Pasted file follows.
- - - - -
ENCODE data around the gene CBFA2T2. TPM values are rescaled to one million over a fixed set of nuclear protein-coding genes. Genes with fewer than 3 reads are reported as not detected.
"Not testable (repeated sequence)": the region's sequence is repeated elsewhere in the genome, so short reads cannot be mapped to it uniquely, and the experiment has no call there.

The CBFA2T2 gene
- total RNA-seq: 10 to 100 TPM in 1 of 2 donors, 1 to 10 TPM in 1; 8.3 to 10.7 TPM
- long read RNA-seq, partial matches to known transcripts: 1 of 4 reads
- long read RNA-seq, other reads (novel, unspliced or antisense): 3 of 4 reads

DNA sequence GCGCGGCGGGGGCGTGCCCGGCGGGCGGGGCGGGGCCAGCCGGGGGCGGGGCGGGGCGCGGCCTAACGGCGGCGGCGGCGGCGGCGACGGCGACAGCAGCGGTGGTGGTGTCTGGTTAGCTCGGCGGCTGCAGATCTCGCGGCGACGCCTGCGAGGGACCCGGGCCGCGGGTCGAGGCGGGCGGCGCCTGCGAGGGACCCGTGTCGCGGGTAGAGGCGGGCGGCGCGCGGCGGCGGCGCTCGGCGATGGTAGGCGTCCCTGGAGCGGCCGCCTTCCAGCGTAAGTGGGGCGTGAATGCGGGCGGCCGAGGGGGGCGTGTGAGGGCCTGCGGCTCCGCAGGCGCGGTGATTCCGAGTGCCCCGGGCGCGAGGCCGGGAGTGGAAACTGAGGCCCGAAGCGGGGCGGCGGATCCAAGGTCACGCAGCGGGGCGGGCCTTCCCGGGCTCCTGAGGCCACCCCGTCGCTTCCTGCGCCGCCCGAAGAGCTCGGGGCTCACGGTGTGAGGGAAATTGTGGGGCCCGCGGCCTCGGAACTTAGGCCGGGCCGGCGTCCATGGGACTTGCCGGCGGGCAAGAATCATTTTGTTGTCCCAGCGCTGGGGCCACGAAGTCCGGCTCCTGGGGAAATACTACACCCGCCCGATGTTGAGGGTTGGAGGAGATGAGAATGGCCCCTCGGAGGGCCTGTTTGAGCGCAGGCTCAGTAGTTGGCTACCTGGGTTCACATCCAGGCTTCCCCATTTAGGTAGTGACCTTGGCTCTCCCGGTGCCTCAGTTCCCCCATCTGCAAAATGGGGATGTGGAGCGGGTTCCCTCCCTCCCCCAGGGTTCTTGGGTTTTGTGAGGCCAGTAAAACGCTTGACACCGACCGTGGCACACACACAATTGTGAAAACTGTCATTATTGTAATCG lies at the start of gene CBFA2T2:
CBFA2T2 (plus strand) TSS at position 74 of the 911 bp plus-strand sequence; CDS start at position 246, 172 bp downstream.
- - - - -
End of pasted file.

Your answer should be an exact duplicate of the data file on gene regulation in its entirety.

ENCODE data around the gene CBFA2T2. TPM values are rescaled to one million over a fixed set of nuclear protein-coding genes. Genes with fewer than 3 reads are reported as not detected.
"Not testable (repeated sequence)": the region's sequence is repeated elsewhere in the genome, so short reads cannot be mapped to it uniquely, and the experiment has no call there.

The CBFA2T2 gene
- total RNA-seq: 10 to 100 TPM in 1 of 2 donors, 1 to 10 TPM in 1; 8.3 to 10.7 TPM
- long read RNA-seq, partial matches to known transcripts: 1 of 4 reads
- long read RNA-seq, other reads (novel, unspliced or antisense): 3 of 4 reads

DNA sequence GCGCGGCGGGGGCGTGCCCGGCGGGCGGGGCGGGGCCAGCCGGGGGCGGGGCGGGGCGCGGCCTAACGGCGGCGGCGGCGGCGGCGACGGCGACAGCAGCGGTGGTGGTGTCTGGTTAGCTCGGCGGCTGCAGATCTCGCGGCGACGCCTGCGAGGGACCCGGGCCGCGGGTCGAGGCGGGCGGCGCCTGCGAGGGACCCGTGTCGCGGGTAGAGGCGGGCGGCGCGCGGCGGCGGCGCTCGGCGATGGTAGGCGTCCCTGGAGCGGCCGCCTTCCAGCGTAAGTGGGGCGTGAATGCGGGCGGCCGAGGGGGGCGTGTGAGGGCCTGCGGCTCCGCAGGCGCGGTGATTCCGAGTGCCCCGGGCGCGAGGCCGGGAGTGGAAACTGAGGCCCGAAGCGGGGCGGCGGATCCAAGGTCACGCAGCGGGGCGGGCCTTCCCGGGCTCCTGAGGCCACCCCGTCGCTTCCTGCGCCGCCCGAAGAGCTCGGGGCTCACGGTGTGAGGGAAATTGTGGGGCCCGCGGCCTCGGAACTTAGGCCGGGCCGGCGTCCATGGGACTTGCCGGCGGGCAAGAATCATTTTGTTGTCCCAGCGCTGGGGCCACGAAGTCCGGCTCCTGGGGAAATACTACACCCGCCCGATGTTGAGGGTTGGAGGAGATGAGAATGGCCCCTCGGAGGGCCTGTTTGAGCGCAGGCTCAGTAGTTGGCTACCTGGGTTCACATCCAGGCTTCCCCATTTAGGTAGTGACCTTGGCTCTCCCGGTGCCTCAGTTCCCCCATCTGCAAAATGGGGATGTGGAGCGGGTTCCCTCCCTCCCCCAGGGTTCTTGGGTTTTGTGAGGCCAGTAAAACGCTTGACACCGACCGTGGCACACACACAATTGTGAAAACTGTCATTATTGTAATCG lies at the start of gene CBFA2T2:
CBFA2T2 (plus strand) TSS at position 74 of the 911 bp plus-strand sequence; CDS start at position 246, 172 bp downstream.